Wednesday, October 2, 2013

Pressing on to finish well


Dear Jane” is a complicated quilt made in 1863 by Jane Stickle and now displayed in a museum in Vermont. A modern quilter was given permission to make patterns for the 200 plus blocks in this quilt and put them into a book that has sold more than 100,000 copies. The book has no instructions but thousands of quilters have tackled their version, and most of them would agree with the motto that was coined because of the challenges of making this beauty: “Finished is better than perfect.”

My “Dear Jane” covers our guest bed. (This photo is Jane Stickle's) Both came to mind as I read today’s devotional about the dangers of being a perfectionist, for with that attitude, many projects may never get off the starting block.

He who observes the wind will not sow, and he who regards the clouds will not reap. As you do not know the way the spirit comes to the bones in the womb of a woman with child, so you do not know the work of God who makes everything. In the morning sow your seed, and at evening withhold not your hand, for you do not know which will prosper, this or that, or whether both alike will be good. (Ecclesiastes 11:4–6)

These verses describe those who want ideal conditions for doing their work. They wait for perfect weather or perfect timing, yet forget the power of God who is not looking for perfection but obedience. The Christian motto might be, “Obedience is better than perfection.”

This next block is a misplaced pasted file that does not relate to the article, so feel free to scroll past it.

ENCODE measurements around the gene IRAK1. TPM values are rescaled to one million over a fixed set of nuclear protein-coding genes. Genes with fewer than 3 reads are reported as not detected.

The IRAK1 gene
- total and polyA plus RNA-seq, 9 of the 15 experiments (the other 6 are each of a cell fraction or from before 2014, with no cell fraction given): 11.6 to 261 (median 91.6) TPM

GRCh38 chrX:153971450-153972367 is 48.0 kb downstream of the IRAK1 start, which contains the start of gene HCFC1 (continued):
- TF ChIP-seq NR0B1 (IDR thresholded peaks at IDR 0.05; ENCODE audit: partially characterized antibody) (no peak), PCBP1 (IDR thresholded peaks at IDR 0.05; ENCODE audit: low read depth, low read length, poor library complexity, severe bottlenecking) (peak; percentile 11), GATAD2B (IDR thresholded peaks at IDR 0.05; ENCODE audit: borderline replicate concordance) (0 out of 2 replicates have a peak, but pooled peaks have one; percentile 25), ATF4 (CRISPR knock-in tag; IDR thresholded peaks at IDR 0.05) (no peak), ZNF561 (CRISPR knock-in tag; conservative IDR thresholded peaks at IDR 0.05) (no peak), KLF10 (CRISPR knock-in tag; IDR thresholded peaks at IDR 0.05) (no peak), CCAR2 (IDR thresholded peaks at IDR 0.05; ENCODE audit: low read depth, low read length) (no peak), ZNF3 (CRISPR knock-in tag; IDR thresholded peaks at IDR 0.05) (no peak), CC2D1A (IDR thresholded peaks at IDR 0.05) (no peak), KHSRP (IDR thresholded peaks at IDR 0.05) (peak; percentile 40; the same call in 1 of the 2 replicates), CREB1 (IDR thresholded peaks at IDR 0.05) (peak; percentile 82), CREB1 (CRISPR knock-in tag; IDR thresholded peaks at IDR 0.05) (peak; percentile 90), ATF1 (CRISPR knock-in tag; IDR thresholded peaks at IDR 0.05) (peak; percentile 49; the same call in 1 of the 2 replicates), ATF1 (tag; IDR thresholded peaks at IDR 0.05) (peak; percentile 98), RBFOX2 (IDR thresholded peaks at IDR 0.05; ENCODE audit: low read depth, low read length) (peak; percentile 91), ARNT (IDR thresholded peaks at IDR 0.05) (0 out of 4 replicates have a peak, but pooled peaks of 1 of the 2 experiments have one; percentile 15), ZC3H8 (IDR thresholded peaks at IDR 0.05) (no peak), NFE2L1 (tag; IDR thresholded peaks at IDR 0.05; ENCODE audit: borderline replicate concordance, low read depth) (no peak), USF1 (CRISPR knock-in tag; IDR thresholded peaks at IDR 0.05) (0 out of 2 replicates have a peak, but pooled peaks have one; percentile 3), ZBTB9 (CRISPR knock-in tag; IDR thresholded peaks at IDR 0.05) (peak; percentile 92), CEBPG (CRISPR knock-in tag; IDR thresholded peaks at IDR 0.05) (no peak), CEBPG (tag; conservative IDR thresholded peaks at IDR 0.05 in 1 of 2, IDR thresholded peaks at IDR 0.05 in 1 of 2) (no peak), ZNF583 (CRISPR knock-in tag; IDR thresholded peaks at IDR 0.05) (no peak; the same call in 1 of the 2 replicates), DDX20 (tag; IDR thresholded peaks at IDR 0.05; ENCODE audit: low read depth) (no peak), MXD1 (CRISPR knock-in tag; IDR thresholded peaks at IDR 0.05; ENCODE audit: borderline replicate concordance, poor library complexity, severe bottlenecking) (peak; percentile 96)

Being overcautious has as much danger attached as being rash. Consider this person that Jesus describes, a man given a stewardship but who did not do anything with it . . . 

He also who had received the one talent came forward, saying, ‘Master, I knew you to be a hard man, reaping where you did not sow, and gathering where you scattered no seed, so I was afraid, and I went and hid your talent in the ground. Here you have what is yours.’ (Matthew 25:24–25)

The other servants who received similar stewardships took common risks, but this man would risk nothing, and because of it, he lost everything. We know the perils of genius, but Jesus pointed to the perils of mediocrity. Great people with skill and inspiration believe they can and will say “Things are worth doing when you can do them well.” But those who have but one talent and a mediocre mind must learn that if a job is worth doing, it is worth doing poorly.

I’m learning this. The courses I’m taking offer a challenge to focus on the marks. I determined to focus on the education, on what I can learn. The latest one is so filled with information that it could have been two courses. It is putting my determination to the test for my mind can absorb only so much. I’ve even had thoughts of quitting, but remember that finishing this degree was God’s idea. Out of obedience, I must finish it. I tell myself that the other courses are not like this one. Besides, “finished is better than perfect” applies at times, certainly to this course. While my determination still includes a focus on learning, it is carrying overtones of just making the finish line.

These few weeks have been grim, gloomy and filled with headaches and frustration. I’ve had heaps of temptation to distract me and give blur to my focus, plus a host of ‘bad news’ that weighs heavy on my heart and makes study nearly impossible. At the same time, I do not know what God will do with this course or all of them. He may prosper my efforts or multiply beyond my imagination this small talent that I’ve invested. All I know is that He encourages me to press on. In doing that, I am trusting Him as I inch closer to that finish line.


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